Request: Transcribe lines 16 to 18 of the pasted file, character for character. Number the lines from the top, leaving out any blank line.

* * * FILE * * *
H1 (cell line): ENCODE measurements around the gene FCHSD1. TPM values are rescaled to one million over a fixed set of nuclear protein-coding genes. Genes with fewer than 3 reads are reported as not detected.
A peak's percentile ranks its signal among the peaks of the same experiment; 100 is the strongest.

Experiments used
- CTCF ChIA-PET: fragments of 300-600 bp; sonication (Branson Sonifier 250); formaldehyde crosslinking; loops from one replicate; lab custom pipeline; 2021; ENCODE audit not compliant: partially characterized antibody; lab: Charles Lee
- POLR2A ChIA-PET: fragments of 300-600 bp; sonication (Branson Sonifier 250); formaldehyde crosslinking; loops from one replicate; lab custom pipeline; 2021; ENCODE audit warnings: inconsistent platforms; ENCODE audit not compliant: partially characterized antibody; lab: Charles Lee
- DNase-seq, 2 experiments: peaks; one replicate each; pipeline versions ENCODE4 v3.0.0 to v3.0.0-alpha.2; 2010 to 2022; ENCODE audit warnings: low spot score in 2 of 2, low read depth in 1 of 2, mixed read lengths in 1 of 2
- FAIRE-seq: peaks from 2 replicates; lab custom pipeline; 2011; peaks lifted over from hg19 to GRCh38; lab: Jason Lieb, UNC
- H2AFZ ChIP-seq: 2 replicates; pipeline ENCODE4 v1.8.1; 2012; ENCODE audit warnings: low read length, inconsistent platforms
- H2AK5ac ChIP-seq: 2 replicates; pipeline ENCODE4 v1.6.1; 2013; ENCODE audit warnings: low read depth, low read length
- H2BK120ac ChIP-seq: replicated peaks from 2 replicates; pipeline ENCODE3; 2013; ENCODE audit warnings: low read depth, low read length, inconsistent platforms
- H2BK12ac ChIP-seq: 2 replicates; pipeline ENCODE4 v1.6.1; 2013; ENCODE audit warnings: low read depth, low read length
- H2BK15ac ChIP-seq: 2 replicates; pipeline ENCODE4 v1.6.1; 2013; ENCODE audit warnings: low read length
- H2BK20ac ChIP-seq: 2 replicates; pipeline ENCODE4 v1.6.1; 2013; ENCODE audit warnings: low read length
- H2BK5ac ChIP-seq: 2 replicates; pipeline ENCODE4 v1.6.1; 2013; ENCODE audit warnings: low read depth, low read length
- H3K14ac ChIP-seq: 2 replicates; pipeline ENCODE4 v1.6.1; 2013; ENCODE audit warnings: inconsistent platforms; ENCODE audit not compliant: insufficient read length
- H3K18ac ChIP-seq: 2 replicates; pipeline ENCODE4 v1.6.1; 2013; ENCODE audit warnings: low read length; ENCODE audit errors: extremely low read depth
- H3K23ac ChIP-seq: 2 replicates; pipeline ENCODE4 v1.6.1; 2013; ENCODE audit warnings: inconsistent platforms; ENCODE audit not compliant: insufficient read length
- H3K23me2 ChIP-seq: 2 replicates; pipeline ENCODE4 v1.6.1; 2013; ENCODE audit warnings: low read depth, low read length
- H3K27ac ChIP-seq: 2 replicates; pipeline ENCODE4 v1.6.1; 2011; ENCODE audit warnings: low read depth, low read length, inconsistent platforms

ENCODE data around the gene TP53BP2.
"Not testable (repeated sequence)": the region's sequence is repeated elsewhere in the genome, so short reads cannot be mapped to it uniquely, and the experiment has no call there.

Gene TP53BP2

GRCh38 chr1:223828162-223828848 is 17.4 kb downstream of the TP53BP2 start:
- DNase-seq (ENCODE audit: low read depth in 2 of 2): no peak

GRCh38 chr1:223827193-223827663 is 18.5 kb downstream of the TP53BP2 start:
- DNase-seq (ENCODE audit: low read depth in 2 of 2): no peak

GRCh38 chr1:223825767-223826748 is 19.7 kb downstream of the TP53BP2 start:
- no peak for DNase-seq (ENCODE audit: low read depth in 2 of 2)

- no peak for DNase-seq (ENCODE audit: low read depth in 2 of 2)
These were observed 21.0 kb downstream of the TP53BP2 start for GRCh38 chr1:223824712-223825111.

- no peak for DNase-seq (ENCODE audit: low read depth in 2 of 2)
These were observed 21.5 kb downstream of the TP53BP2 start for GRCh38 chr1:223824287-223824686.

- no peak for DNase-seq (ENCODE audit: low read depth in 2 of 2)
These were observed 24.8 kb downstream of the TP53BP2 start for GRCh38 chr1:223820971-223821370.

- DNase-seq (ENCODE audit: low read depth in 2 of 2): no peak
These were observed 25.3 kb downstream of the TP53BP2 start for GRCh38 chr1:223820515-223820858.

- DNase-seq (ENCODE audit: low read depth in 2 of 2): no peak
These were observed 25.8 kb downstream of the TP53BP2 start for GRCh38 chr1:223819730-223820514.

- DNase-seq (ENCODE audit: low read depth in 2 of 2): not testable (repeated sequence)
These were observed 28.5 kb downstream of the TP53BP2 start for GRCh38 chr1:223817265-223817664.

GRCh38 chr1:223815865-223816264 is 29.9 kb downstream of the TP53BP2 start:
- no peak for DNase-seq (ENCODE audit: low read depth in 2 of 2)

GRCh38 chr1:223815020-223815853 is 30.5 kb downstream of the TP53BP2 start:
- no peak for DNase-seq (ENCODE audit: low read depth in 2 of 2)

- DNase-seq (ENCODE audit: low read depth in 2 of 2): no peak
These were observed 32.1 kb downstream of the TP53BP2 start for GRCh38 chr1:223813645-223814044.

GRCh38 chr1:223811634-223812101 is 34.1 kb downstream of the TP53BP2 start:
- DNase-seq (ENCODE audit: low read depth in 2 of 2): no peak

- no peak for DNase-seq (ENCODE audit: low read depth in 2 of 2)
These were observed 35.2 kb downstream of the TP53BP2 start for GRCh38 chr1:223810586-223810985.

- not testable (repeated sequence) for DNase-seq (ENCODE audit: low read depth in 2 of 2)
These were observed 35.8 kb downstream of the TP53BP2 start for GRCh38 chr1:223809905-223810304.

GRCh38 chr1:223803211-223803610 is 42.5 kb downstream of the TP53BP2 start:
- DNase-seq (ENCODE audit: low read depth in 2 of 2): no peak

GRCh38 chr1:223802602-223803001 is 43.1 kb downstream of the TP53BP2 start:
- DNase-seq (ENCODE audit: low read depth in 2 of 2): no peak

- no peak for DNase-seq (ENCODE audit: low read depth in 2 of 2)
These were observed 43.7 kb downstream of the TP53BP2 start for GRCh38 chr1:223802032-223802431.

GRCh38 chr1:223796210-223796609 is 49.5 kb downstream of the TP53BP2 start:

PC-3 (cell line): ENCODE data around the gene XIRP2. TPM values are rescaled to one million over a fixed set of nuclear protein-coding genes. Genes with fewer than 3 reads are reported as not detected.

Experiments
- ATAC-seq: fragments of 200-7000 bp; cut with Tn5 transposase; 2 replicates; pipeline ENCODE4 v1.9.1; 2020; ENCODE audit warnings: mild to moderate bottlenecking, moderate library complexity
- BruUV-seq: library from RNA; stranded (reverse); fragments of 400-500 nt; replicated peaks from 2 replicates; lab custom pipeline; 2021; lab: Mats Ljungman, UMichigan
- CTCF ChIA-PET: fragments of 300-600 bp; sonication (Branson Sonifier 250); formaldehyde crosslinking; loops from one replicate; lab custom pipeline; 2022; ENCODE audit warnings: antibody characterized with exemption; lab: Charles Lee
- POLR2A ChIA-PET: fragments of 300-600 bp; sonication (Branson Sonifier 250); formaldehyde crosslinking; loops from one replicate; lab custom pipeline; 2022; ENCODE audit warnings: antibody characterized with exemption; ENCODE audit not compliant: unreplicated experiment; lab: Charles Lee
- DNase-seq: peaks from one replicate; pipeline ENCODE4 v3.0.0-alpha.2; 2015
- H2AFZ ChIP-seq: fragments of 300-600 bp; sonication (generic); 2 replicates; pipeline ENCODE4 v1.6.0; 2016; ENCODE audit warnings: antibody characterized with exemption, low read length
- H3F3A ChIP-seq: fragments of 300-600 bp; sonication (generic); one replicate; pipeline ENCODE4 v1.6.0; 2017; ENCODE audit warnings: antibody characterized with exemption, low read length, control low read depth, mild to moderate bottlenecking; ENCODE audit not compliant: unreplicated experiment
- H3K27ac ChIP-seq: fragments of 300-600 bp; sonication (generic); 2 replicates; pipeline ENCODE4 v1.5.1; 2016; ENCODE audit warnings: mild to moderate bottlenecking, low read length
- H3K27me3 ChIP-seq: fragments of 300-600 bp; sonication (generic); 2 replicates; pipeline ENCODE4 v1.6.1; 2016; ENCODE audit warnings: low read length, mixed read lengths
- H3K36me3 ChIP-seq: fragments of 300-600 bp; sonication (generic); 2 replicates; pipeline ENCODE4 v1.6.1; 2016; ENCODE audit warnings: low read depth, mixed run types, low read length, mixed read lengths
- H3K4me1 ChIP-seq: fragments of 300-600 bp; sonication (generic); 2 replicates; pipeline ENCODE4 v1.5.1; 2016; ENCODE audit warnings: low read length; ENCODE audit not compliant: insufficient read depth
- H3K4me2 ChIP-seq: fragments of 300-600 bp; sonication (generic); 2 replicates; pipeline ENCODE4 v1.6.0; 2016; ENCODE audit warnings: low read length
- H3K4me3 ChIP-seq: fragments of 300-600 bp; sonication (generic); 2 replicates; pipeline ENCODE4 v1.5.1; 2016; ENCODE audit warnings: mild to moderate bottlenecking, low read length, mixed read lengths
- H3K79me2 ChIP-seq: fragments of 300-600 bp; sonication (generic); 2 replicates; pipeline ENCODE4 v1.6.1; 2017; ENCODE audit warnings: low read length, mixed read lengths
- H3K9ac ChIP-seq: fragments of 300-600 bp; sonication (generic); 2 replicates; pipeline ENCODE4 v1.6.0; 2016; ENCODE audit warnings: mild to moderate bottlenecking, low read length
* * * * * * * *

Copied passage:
- H3K18ac ChIP-seq: 2 replicates; pipeline ENCODE4 v1.6.1; 2013; ENCODE audit warnings: low read length; ENCODE audit errors: extremely low read depth
- H3K23ac ChIP-seq: 2 replicates; pipeline ENCODE4 v1.6.1; 2013; ENCODE audit warnings: inconsistent platforms; ENCODE audit not compliant: insufficient read length
- H3K23me2 ChIP-seq: 2 replicates; pipeline ENCODE4 v1.6.1; 2013; ENCODE audit warnings: low read depth, low read length